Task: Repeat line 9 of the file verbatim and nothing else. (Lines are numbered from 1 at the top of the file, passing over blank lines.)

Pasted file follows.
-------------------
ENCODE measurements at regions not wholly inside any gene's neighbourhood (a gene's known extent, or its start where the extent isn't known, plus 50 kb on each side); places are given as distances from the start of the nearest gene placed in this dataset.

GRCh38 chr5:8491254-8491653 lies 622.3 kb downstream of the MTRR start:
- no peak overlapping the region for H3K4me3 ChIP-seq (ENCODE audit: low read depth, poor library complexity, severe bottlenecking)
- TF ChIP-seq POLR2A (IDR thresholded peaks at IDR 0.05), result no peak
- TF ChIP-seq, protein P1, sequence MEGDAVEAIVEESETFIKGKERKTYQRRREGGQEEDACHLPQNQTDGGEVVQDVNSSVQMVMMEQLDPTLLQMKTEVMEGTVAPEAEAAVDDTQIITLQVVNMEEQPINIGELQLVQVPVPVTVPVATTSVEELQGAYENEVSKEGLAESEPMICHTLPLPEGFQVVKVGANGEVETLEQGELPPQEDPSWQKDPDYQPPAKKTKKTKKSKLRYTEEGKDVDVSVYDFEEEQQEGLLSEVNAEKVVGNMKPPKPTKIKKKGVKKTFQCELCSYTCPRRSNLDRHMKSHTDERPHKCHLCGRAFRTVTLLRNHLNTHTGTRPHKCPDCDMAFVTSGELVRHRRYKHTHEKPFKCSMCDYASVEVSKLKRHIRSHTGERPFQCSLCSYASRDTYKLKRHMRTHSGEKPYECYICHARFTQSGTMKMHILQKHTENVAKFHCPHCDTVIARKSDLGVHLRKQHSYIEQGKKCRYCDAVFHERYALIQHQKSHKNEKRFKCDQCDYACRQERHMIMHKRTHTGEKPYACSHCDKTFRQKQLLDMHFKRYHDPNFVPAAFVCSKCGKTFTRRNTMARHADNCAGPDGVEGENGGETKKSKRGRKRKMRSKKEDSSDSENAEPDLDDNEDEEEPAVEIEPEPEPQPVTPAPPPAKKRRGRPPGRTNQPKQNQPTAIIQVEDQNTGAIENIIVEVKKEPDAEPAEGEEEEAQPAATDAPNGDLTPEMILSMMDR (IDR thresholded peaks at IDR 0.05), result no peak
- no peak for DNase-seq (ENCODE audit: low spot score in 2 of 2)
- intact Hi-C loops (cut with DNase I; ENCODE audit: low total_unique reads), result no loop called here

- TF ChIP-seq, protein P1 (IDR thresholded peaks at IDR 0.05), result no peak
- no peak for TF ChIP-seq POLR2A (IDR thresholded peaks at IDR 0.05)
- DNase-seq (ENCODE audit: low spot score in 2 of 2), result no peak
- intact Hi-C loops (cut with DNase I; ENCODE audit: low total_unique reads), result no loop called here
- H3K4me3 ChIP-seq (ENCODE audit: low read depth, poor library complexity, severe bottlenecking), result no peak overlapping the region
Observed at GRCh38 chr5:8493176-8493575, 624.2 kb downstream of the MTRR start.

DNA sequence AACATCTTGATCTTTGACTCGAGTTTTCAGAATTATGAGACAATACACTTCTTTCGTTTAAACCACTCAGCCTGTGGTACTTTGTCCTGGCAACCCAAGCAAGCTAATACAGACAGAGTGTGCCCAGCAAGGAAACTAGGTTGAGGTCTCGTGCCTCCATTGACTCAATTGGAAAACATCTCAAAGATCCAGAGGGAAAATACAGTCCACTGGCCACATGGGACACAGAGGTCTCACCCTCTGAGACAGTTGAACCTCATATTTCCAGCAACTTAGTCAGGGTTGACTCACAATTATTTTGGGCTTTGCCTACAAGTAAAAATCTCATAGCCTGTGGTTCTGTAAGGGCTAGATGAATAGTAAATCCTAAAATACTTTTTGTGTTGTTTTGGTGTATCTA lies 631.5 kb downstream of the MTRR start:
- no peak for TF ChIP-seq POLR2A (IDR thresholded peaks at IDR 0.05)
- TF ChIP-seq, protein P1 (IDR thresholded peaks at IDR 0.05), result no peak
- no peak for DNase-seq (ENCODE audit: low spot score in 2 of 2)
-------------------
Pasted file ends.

- no peak for TF ChIP-seq POLR2A (IDR thresholded peaks at IDR 0.05)